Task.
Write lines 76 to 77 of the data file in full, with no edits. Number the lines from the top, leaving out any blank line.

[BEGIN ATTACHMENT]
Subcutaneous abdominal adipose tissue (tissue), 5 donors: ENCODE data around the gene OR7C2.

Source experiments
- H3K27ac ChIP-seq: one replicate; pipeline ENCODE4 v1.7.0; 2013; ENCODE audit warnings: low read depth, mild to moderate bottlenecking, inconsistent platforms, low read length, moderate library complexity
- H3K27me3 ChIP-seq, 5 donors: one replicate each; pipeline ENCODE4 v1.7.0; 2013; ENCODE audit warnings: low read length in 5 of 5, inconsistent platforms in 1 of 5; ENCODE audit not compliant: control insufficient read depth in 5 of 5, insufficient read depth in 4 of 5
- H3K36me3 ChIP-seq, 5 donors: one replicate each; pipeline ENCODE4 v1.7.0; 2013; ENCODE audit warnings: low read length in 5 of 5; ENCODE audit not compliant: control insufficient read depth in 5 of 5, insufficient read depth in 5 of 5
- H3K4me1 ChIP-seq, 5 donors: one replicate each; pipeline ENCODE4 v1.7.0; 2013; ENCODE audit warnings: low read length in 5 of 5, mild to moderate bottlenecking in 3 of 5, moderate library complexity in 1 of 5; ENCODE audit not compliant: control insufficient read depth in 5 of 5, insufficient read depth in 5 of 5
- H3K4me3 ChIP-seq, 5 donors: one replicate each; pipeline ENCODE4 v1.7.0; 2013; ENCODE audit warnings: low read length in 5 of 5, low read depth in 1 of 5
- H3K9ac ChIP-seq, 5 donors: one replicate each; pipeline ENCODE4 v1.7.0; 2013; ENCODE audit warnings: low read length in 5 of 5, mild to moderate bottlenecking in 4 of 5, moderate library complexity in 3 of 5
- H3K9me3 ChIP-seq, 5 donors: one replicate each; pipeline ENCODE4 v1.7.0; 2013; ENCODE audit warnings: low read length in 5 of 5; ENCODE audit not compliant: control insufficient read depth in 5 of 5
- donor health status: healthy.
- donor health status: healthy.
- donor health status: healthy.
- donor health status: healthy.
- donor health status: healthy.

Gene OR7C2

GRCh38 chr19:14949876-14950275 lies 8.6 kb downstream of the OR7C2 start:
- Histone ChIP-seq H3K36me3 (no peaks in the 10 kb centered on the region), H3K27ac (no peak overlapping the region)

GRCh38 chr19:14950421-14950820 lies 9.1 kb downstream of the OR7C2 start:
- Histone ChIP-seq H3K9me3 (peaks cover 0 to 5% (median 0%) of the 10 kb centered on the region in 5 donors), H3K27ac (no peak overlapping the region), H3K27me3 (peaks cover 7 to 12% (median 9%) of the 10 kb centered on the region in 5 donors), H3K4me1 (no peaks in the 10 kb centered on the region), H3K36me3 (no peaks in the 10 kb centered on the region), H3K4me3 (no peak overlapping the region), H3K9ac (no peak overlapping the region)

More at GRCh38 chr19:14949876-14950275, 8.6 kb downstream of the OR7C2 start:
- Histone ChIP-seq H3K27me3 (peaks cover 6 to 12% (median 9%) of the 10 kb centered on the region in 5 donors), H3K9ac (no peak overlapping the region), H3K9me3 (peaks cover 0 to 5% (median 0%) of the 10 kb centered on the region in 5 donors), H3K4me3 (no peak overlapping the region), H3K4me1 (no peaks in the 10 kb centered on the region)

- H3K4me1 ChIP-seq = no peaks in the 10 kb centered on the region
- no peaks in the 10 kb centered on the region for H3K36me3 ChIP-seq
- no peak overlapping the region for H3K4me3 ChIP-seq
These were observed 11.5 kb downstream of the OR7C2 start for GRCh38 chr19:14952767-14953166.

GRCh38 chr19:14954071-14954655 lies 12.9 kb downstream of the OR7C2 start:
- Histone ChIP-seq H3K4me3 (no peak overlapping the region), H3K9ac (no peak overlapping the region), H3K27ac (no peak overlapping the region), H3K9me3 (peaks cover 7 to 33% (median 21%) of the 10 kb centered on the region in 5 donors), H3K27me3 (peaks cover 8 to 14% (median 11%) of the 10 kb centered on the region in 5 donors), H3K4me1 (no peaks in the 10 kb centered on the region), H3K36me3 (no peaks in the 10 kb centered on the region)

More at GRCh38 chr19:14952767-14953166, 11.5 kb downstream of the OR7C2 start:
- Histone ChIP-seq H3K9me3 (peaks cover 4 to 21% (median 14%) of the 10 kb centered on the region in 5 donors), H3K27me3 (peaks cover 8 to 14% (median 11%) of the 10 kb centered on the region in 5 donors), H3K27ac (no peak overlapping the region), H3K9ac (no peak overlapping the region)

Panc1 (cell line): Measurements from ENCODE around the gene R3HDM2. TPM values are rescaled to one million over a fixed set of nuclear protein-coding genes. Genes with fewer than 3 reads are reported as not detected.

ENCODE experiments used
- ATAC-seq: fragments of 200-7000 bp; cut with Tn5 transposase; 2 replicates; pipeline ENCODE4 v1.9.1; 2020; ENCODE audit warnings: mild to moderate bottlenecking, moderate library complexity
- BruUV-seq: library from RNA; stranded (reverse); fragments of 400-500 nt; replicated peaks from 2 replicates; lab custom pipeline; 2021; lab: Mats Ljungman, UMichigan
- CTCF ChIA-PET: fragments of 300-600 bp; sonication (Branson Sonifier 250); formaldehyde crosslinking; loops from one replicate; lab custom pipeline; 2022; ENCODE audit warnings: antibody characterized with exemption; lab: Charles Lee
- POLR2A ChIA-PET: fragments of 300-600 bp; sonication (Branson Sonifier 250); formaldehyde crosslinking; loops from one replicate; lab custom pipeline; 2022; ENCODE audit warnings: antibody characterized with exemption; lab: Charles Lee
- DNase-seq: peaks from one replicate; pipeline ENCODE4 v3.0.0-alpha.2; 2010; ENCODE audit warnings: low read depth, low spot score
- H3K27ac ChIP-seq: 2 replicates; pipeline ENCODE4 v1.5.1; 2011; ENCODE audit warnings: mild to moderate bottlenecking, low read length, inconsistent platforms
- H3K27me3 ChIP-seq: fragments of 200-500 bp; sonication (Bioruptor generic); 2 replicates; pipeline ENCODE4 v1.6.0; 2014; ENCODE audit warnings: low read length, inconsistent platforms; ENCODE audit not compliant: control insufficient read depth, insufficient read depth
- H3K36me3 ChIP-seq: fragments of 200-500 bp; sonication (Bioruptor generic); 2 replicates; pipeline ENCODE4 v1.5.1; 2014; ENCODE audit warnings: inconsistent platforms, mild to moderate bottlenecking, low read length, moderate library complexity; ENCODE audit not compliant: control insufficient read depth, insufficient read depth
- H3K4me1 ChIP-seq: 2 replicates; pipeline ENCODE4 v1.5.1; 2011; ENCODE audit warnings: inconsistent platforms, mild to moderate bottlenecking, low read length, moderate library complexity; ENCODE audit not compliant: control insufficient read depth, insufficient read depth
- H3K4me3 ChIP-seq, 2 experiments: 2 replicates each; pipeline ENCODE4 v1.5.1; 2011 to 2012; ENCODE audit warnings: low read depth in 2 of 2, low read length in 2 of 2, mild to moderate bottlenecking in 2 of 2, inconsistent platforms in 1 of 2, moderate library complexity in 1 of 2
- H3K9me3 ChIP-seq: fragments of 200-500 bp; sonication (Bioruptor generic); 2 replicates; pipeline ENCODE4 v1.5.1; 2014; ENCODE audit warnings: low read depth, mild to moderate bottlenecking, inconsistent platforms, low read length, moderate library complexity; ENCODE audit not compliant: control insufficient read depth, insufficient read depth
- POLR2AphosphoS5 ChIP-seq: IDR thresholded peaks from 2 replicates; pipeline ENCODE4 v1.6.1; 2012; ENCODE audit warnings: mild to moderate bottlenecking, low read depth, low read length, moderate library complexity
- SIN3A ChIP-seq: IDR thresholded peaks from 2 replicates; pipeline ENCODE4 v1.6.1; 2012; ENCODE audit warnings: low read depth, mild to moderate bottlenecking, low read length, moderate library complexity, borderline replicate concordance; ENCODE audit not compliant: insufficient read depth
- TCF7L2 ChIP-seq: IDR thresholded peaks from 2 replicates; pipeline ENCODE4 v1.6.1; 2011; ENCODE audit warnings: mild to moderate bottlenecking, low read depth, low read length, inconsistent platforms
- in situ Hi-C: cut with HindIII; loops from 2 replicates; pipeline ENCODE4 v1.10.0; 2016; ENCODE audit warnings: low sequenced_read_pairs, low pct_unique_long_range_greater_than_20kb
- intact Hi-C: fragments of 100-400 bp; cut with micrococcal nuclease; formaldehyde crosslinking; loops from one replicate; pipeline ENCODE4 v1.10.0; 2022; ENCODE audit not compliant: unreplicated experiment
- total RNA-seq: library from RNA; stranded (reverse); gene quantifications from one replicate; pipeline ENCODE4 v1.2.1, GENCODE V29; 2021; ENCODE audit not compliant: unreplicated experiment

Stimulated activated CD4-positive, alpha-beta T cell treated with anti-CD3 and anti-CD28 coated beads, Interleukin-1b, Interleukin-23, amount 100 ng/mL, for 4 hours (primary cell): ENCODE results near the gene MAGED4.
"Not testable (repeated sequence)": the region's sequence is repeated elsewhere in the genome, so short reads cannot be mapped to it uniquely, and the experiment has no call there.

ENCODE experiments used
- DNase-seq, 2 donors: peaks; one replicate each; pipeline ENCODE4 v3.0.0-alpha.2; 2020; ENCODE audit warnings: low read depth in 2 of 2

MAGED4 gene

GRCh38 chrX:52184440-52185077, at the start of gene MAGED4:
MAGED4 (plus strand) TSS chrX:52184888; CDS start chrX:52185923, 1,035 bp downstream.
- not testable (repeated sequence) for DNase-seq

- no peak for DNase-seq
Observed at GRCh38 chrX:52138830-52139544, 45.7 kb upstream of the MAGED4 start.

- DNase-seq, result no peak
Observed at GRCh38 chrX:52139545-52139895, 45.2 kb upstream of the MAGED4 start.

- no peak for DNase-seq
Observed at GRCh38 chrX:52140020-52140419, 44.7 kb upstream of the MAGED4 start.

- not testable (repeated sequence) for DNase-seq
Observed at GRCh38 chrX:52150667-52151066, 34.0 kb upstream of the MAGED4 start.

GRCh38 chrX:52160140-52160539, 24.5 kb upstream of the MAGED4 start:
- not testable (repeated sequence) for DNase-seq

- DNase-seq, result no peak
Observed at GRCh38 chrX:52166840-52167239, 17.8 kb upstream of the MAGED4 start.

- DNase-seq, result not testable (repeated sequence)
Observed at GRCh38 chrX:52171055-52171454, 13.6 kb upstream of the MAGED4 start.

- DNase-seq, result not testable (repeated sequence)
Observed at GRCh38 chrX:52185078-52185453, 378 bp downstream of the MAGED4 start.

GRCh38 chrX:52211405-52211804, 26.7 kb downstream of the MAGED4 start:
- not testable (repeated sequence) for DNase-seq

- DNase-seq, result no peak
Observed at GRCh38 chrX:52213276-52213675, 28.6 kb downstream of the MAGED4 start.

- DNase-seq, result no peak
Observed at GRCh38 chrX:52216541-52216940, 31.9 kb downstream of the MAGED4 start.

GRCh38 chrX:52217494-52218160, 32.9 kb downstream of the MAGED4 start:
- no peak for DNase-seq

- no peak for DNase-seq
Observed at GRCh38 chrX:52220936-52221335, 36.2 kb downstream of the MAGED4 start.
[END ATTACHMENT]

Observed at GRCh38 chrX:52213276-52213675, 28.6 kb downstream of the MAGED4 start.

- DNase-seq, result no peak